We wish to locate student exchange as a university activity which belongs to and participates in cultural globalisation. We wish to distinguish it from certain other international activities of universities particularly the export of education ie full fee paying international students pursuing an entire diploma or degree course. These programs are best seen as activities of a corporate university engaged in the commodity of education. Different languages are used to talk about exchange and full fee. Reciprocity, cooperation, global understanding are terms associated with exchange whereas market share, the dollar value of qualifications and prestige of awards are stressed in full fee.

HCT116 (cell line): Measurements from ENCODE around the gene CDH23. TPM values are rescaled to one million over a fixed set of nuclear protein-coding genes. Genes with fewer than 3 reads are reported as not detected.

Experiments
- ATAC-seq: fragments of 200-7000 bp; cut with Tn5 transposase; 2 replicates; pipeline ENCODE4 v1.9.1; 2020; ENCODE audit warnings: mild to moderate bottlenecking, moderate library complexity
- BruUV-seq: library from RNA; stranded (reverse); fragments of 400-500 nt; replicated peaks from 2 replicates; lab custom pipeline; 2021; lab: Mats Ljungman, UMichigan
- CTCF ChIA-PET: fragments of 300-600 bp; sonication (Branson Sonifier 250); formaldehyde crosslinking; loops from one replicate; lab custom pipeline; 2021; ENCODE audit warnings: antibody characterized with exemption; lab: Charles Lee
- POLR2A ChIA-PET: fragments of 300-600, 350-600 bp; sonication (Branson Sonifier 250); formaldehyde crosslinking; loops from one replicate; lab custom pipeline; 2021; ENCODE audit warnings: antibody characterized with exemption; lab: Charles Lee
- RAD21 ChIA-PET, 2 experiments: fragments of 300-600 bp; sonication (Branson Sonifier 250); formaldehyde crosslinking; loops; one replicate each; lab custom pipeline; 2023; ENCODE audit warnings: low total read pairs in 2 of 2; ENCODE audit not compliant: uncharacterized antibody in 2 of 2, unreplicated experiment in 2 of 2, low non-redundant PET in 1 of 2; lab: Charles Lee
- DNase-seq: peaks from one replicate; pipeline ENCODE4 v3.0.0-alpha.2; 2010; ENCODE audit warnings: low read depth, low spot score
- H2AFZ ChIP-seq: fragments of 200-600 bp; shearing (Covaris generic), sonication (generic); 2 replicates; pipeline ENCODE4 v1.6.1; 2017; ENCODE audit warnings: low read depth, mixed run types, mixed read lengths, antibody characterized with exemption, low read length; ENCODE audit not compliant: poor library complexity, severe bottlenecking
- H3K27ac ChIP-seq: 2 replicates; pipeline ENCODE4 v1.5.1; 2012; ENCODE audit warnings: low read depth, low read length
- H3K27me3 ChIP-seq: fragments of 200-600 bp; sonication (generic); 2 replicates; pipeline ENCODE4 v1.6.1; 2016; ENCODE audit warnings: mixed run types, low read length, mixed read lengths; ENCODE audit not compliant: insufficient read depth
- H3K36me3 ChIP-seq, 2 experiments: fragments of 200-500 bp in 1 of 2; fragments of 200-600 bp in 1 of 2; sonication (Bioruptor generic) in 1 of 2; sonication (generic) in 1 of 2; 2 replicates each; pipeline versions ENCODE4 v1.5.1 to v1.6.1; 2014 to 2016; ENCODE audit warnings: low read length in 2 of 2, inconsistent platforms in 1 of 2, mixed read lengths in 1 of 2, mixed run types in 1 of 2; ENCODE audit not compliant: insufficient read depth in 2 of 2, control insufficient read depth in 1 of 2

The theoretical starting point for our analysis is Richard Falk’s distinction between globalisation-from-above and globalisation-from-below. Globalisation-from-above, according to Falk, reflects "the collaboration between leading states and the main agents of capital formation". It may be either a "geo-political project of the U.S. government" or a "technological and marketing project of large scale capitalism" (Brecher, 1993:39).

Globalisation-from-below, on the other hand, "consists of an array of transnational social forces animated by environmental concerns, human rights, hostility to patriarchy, and a vision of human community based on the unity of diverse cultures ... seeking an end to poverty, oppression, humiliation and collective violence". It expresses the spirit of "democracy without frontiers" (Brecher, 1993:39-40).